From my observations, the common cross is black Angus x longhorn cross, they tends to be poor performers and not put pounds in like Char x, Romagnola x and Limo x does. But there will be always demand for ground beef.
+1. Longhorn likely would be the ideal breed for producing ultra lean ground beef. But Longhorn is a poor choice if your desire is to produce higher value/highly marbled juicy steaks. The well marbled British breeds, particularly Angus, own the market for high end cuts of beef
Need help with my shredder!
by dun (Posted Wed, 27 May 2015 19:25:37 GMT)
A couple of years ago one of the secondary gear boxes came apart. Needed some gears/shims/bearings, etc. Turned out a replacement gearbox was cheaper then the parts to fix the old one.
Now this is a tiny calf
by cowgirl8 (Posted Wed, 27 May 2015 19:21:21 GMT)
We just moved our preemie out of the watch pasture to her mothers normal herd. She no longer overheats. To anyone who ends up with a preemie, they do better in cold. Anything over 65 overheats them. I was lucky this year and we've had nothing but cloudy cool days to allow Mini to mature. She was my smallest ever, no teeth, hair about 1/4 inch long... I dont think she'll ever grow to be like the cows other calves. She's known to throw whoppers, was even paralyzed in her younger days with a 100+ bull calf who went on to when money in a stock show.. And if i have my way, i'll keep Mini and add her to my little misfit herd...
Happy 66th Birthday MWJ!
by mwj (Posted Wed, 27 May 2015 19:15:53 GMT)
Thanks to all of you. I just treat it like any other day. Always thankful when my eyes open in the morning!
feeding cattle nuts
by cow pollinater (Posted Wed, 27 May 2015 19:14:43 GMT)
You can't feed them in bulk without grinding them but they're good feed. I have a customer who gets nut meal from the driers that isn't fit for bakeries and it is phenominal feed.
Good Morning--We're from the EPA
by inyati13 (Posted Wed, 27 May 2015 19:05:58 GMT)
Red Bull Breeder wrote:Inyati I once took money from a government program. After some thought I gave all off it back, and have never took a dam dime of there handouts. I feel just about the same way towards government employees as I do government agencies, with a few exceptions. The people in the branches of the military have my respect.
Well, RBB. you are one hell-of-a man.
by HDRider (Posted Wed, 27 May 2015 18:59:36 GMT)
skyhightree1 wrote:See HD I told you to get one of those at the sale and take it with you
I had to check with my advisory board first.
Scratch that idea.
UPS/Cashier's check question
by CottageFarm (Posted Wed, 27 May 2015 18:35:31 GMT)
Luca Brasi wrote:Does anyone think that a lawyer, a Congressman or anything else is going to get that letter found any quicker? No one wants to deal with such an irate customer. It's not like they're not trying to find it. They just can't.
It's a tough situation and it stinks, but it doesn't sound like there is much that anyone can do at this point. It also appears to me that there is some percentage of displaced blame here. There are ways to operate a business and other financial matters, and depending on a last minute, seat of the pants approach is not exactly the most responsible thing. Mail gets lost or delayed sometimes. It's not right, but it happens. We all know it. Putting 100% of the blame on someone else when we know or should have known the risks is not exactly fair or reasonable.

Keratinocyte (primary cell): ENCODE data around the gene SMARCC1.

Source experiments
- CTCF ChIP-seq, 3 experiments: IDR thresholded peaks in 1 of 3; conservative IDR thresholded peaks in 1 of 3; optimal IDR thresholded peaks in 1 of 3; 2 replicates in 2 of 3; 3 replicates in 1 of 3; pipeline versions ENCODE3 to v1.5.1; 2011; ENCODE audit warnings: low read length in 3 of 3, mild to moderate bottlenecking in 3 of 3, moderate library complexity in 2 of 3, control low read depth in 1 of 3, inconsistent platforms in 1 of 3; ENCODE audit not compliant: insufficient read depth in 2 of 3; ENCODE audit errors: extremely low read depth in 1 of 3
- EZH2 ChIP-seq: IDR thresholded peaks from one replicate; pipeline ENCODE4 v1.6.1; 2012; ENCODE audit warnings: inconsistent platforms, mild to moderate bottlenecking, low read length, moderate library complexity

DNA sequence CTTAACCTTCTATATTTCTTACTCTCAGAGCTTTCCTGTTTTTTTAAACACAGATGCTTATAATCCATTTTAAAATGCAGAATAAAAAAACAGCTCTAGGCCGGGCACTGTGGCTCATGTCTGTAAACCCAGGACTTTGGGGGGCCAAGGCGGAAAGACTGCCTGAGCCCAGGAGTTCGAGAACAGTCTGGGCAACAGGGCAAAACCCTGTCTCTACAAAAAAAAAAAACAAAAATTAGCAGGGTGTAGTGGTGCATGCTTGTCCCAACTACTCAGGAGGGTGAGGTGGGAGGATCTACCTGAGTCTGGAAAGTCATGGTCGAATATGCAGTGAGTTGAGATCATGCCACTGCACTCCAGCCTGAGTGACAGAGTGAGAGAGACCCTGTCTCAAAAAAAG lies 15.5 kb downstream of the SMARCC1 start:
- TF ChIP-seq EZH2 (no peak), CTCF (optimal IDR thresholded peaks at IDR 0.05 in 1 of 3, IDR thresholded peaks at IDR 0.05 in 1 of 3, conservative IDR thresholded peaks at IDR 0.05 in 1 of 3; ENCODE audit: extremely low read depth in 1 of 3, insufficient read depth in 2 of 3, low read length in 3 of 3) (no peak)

Hmmm....they've already had lots of time to find it. It hasn't happened. Whether or not they continue to look for it is irrelevant. The reason for a lawyers letter at this time is to expedite the claims process. Did you not read the part where they 1st took a week or more to look for the envelope and now want him to wait another 2-3 weeks to even file the claim documents. Every aspect possible in the UPS organization is digitized and electronic and they need to MAIL the claim docs to him Theyre on the hook for a very expensive piece of paper. Yeah, shyte happens. But theres a point where the business needs to suck it up and do what they are contractually obligated to do. Been there, done that as a business owner myself. You do what you contracted to do, and you move on.
The sender did absolutely nothing wrong here. Hes really been quite patient in my opinion. Its obvious its not your 7G that's lost. I suspect you would not be quite so sanguine about it if it were.
Its real easy, in hindsite, for us all to tell him he should have done an electronic transfer, but a bank draft send by an service is still fairly sop with lots of people.
us post office
by Japody (Posted Wed, 27 May 2015 17:53:01 GMT)
The actions of the employees are a direct result of the standards that are set for them. As a Postmaster, I let my employees know what was expected. Employees were recognized for conducting themselves accordingly. Employees that did not do as instructed were also recognized! As a customer, if you encounter an employee that was not customer friendly, let the Manager or Postmaster know. You can ask to speak to them directly or, you can call 1-800-275-8777 and file a complaint. Once a complaint is received, the Postmaster or Manager must respond to the customer within 24 hours. This is monitored and tracked to make sure it happens. As far as their asking you to drop the Address Change card in the mail, the reason is that it goes to the processing Plant and is read by high speed computers. The information is then downloaded into a national database. If you live in Osh Kosh and move to Woebeegon, a letter mailed in New York will be automatically routed to Woebeegon. Or at least that's the way it's supposed to happen.
Hi, from down South
by Deepsouth (Posted Wed, 27 May 2015 17:52:05 GMT)
South Africa! Thats really deep south.
we'd love to see some pictures.
Whats a low birthweight breed?
by ricebeltrancher (Posted Wed, 27 May 2015 17:42:55 GMT)
Wagyu, or a high acc. Angus or Brangus would be my picks.
Self centered people
by fenceman (Posted Wed, 27 May 2015 17:26:52 GMT)
The people fixing that line are getting paid for their work and can walk away at any time. A lot of us do risky work day in and day out to keep society operating. Many people flock to that work for the additional pay.[/quote]
Yea, same for the police and fire department. They new what they were signing up for.....
by TexasBred (Posted Wed, 27 May 2015 17:07:55 GMT)
Caustic Burno wrote:
I have heard them quote it don't put much stock in it.
For reason's I won't go into here.
Oh Lord my God CB...I was hoping I'd learn some of them secrets.